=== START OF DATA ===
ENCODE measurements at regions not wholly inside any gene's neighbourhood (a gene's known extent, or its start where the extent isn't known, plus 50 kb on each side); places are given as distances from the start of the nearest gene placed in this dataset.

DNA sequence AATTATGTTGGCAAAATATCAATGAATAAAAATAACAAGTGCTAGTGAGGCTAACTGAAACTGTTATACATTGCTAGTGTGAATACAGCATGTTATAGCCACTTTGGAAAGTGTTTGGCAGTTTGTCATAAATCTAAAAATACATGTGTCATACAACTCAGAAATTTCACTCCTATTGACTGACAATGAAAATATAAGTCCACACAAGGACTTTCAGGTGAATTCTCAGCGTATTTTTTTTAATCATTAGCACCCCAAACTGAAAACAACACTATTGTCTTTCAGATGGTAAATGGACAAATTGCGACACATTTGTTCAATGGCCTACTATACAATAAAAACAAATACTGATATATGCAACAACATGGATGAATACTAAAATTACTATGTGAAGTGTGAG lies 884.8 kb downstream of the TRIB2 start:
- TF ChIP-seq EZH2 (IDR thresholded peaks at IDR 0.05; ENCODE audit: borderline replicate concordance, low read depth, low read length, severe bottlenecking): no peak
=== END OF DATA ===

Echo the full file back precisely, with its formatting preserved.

ENCODE measurements at regions not wholly inside any gene's neighbourhood (a gene's known extent, or its start where the extent isn't known, plus 50 kb on each side); places are given as distances from the start of the nearest gene placed in this dataset.

DNA sequence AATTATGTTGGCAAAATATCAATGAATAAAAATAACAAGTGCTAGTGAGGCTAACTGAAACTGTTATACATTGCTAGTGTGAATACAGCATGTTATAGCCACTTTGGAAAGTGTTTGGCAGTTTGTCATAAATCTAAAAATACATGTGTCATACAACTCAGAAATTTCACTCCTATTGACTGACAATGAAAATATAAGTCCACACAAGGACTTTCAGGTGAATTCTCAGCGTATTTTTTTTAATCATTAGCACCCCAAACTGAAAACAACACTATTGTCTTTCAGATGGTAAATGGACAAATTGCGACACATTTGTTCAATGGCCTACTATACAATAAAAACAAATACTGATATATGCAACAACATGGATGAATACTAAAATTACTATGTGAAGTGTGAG lies 884.8 kb downstream of the TRIB2 start:
- TF ChIP-seq EZH2 (IDR thresholded peaks at IDR 0.05; ENCODE audit: borderline replicate concordance, low read depth, low read length, severe bottlenecking): no peak